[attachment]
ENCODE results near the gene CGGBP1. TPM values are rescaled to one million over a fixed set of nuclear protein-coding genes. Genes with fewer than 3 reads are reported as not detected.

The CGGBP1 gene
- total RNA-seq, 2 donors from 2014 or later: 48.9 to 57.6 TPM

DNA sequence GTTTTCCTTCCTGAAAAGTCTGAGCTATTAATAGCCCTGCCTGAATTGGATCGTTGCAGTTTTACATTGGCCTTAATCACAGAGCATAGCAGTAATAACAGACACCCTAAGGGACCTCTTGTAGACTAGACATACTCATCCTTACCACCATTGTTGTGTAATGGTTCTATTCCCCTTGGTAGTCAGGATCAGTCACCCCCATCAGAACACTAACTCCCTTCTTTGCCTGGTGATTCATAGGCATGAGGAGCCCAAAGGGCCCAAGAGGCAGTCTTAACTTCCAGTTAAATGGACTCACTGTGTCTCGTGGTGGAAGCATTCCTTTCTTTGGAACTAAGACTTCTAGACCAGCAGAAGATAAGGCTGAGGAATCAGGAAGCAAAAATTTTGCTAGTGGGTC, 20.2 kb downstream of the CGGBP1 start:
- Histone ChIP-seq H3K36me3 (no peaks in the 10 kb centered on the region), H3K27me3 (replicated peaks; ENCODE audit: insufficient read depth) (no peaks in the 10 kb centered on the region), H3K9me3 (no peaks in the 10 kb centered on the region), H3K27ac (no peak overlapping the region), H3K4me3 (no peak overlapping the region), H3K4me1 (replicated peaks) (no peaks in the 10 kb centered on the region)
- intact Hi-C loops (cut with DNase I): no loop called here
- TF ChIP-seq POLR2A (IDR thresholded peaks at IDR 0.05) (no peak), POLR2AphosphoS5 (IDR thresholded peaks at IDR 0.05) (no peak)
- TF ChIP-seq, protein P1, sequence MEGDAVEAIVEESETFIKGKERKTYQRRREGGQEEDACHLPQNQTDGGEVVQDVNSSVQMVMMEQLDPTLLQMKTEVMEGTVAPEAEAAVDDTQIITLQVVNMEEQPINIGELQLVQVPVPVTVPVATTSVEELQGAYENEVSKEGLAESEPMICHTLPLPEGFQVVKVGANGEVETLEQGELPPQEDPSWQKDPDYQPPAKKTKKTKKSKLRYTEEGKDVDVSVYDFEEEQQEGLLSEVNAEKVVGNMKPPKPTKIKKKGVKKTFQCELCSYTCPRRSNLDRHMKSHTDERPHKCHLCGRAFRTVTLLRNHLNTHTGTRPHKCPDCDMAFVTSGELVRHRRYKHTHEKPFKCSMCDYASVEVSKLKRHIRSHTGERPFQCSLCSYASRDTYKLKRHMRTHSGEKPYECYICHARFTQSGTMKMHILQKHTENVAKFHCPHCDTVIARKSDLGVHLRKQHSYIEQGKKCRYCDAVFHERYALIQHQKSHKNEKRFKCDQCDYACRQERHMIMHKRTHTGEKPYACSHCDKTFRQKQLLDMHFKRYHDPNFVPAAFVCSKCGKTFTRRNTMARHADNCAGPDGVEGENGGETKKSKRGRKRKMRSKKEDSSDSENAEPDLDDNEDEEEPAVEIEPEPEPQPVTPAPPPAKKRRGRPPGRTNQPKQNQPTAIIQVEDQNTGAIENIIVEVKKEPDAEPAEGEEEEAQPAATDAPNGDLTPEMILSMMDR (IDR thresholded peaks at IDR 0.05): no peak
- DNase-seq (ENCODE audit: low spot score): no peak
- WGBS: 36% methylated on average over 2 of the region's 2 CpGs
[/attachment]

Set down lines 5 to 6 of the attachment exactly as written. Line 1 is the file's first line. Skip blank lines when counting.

- Histone ChIP-seq H3K36me3 (no peaks in the 10 kb centered on the region), H3K27me3 (replicated peaks; ENCODE audit: insufficient read depth) (no peaks in the 10 kb centered on the region), H3K9me3 (no peaks in the 10 kb centered on the region), H3K27ac (no peak overlapping the region), H3K4me3 (no peak overlapping the region), H3K4me1 (replicated peaks) (no peaks in the 10 kb centered on the region)
- intact Hi-C loops (cut with DNase I): no loop called here